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# Error: invalid operands of types `double' and `double' to binary `operator%'

 P: 1 I am trying to reduce fractions. If I replace double by int,there is no error,and it will run answers. But the wrong one..... I don't know if I use the reducing fractions' rule wrongly. Can someone help me pleaseQQ Expand|Select|Wrap|Line Numbers RationalNumber::RationalNumber(double a,double b) {     if(b>0)//prvent deno<0     {         double r;         if(a<0)//if nume<0         {             a=-a;             r=(a%b);             while(r!=0)             {                 a=b;                 b=r;                 r=a%b;             }             this->nume=-a;             this->deno=b;             cout<<"test2"<nume=a;             this->deno=b;             cout<<"test2"<nume=0;         this->deno=1;         cout<<"test2"<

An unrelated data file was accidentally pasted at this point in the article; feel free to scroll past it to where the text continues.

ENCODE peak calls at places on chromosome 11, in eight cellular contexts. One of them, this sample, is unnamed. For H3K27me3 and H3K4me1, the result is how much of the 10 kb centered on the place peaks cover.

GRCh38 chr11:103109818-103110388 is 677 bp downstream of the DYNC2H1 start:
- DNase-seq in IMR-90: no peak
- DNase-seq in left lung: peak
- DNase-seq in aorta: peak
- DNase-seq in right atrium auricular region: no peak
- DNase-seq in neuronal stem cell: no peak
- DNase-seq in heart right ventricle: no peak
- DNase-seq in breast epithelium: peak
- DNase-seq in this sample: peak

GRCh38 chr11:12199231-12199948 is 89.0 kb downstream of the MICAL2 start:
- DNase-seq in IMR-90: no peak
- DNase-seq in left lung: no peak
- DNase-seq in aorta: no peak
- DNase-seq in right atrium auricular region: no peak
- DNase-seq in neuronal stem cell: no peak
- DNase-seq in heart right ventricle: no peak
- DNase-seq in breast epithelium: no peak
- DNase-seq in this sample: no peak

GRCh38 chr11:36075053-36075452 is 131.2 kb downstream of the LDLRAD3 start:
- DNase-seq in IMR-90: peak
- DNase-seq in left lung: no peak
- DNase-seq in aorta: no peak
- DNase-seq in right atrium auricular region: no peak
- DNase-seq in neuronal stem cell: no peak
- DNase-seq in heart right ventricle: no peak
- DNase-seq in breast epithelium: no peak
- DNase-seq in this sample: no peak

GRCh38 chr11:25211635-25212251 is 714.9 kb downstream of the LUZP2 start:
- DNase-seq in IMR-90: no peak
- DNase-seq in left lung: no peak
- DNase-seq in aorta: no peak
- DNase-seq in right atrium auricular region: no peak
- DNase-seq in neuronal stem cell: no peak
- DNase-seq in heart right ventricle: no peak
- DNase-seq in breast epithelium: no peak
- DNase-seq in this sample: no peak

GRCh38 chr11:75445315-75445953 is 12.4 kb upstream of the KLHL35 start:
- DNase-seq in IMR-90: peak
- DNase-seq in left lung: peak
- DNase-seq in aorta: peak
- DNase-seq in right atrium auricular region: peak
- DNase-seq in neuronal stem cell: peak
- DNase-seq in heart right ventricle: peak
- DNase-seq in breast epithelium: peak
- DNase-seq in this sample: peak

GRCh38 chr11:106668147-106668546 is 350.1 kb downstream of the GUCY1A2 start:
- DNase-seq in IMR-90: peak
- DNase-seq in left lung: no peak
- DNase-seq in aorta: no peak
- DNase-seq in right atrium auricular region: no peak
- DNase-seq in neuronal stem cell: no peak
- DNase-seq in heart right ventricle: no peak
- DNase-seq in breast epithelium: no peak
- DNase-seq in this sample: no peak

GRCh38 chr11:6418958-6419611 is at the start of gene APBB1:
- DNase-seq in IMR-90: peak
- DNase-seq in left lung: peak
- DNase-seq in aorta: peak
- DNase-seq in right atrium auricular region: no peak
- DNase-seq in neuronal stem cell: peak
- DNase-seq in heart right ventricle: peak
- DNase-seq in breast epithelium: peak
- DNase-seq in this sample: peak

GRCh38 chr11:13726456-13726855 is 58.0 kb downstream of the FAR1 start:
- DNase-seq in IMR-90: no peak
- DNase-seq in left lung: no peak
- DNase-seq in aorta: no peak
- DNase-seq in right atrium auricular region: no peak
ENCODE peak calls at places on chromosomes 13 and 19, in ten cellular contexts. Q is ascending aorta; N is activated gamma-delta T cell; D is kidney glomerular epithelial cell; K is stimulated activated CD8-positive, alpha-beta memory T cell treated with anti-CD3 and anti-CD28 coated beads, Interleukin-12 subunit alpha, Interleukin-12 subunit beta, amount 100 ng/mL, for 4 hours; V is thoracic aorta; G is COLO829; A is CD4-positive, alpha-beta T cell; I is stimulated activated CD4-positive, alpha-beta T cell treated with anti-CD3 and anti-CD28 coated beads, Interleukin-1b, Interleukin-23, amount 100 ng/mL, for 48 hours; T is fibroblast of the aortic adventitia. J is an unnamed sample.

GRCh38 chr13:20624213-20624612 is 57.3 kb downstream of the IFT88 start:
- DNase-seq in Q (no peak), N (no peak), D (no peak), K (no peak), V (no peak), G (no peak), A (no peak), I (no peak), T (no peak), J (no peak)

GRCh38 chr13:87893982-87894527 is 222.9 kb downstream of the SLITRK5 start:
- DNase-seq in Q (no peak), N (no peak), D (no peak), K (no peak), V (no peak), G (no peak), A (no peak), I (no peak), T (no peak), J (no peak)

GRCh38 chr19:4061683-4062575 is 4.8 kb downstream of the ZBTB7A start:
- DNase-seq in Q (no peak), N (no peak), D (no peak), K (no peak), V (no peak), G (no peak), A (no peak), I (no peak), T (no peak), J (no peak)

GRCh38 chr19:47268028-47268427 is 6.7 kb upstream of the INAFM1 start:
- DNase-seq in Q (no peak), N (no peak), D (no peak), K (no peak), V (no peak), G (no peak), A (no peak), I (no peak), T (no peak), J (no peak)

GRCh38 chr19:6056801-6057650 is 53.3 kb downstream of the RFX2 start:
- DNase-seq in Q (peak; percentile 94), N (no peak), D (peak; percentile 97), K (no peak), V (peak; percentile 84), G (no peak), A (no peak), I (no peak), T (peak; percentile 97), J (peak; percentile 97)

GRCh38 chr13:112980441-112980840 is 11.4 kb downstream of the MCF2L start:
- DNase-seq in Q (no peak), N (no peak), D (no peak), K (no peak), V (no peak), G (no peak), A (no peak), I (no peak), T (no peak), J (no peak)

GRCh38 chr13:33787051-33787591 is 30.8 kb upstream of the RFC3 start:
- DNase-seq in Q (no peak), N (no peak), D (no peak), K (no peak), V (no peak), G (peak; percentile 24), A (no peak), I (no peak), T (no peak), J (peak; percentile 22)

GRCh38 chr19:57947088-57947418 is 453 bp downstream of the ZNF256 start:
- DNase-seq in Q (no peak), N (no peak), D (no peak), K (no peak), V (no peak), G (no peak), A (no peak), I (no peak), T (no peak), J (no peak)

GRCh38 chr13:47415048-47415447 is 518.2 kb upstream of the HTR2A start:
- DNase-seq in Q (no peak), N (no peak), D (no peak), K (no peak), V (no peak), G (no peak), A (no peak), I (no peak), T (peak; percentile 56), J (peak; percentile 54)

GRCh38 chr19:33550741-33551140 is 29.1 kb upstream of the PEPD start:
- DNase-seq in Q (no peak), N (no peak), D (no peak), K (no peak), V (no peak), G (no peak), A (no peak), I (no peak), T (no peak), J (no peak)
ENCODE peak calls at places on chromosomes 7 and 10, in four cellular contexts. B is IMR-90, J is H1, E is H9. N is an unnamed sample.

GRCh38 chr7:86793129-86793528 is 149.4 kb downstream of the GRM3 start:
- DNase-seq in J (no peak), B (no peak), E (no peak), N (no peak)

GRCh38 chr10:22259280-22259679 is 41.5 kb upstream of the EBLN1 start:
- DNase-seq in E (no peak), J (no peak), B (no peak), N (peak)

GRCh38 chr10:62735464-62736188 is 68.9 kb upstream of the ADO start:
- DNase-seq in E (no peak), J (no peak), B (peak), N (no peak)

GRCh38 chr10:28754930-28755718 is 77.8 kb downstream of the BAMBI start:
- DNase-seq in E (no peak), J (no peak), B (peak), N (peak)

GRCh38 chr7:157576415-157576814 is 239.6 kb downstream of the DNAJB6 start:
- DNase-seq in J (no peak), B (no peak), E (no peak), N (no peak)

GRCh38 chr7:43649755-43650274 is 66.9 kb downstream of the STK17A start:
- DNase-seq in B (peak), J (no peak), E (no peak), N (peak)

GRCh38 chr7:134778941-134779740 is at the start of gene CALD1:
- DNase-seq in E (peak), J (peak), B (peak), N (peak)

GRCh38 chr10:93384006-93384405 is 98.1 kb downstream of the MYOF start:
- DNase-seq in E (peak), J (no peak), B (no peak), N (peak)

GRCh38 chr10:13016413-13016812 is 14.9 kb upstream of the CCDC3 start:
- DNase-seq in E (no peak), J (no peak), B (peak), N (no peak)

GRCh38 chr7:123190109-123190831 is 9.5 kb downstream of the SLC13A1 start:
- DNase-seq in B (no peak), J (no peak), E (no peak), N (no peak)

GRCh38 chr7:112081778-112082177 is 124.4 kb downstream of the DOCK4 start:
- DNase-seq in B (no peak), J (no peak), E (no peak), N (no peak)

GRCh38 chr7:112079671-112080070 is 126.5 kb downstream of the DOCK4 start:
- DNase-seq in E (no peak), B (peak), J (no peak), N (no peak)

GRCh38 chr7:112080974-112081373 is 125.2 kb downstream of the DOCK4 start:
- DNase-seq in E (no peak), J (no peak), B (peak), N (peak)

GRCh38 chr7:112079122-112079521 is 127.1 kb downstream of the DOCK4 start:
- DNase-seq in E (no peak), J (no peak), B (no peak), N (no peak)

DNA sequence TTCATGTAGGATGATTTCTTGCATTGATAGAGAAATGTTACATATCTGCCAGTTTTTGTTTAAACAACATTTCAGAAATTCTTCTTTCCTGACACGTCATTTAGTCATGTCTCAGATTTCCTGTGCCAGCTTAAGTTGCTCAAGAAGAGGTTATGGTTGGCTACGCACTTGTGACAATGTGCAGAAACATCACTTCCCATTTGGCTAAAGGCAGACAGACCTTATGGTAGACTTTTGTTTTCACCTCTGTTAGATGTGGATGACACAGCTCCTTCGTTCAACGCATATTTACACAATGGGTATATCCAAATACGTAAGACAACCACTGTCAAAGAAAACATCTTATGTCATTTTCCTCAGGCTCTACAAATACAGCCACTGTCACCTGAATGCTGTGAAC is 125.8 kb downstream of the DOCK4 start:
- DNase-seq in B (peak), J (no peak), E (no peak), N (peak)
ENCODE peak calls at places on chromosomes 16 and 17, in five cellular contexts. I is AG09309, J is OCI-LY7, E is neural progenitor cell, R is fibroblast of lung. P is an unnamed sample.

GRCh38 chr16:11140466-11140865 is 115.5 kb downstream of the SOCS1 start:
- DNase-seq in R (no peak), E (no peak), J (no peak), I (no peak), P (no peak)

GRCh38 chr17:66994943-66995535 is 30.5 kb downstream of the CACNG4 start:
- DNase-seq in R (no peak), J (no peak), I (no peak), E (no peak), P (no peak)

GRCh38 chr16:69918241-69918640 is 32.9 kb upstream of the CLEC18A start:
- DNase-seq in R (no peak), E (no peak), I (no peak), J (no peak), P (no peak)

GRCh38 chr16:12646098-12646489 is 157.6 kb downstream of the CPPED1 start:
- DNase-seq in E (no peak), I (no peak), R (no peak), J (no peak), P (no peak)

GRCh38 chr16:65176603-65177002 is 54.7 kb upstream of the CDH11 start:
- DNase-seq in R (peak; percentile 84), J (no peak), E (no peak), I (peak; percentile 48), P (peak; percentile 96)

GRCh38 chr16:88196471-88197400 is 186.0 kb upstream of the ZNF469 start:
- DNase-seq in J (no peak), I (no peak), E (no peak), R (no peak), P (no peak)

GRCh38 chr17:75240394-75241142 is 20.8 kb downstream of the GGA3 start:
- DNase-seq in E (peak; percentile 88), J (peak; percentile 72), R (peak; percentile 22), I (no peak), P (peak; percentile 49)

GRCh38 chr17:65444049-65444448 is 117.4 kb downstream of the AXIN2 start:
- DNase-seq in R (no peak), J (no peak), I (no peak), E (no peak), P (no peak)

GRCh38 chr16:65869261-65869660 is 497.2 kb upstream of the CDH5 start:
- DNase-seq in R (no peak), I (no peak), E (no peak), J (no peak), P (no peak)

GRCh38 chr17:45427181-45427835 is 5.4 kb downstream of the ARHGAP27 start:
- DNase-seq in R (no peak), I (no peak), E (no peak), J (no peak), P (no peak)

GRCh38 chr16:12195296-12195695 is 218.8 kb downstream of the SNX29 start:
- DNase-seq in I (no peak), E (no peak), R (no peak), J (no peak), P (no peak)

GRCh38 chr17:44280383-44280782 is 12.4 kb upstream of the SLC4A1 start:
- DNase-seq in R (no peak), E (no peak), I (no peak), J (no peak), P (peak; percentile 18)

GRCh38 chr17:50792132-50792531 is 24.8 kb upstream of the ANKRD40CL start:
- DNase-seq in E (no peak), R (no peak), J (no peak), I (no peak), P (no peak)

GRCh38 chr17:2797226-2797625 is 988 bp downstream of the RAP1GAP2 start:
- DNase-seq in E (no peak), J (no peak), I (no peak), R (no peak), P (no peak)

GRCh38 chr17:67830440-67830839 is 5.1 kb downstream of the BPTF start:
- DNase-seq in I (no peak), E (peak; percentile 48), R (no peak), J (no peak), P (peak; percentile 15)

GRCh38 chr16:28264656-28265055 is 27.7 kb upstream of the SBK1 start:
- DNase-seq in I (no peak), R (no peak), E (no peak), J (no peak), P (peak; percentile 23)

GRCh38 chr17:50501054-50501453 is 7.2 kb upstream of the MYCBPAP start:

3 Replies

 Expert Mod 5K+ P: 9,197 The modulus operator % applies only to integers. In set theory, the modulo 5 set contains only 0,1,2,3,4. So if you have an element of another set, say the base 10 integer number system, like 17, you convert to modulo five by 17 % 5 which produces 2. That 2 is the element value in the modulo 5 set. Floating point, on the other hand, has no conversion to modulo 5 because the values of floating point are not defined. That is, 123.456..... has decimal places that go on forever. It can't be pinned down to a fixed value. Hence, no modulus conversion. May 15 '15 #2

 Expert 100+ P: 2,398 From a mathematics point of view, a rational number is defined as the ratio of two integers. I don't know what you get from the ratio of two real numbers. May 16 '15 #3

 P: 9 it should also be noted that those =-a statements could potentially, though not likely, cause trouble. =(-a) would probably better, or at the very least some spacing. Jun 16 '15 #4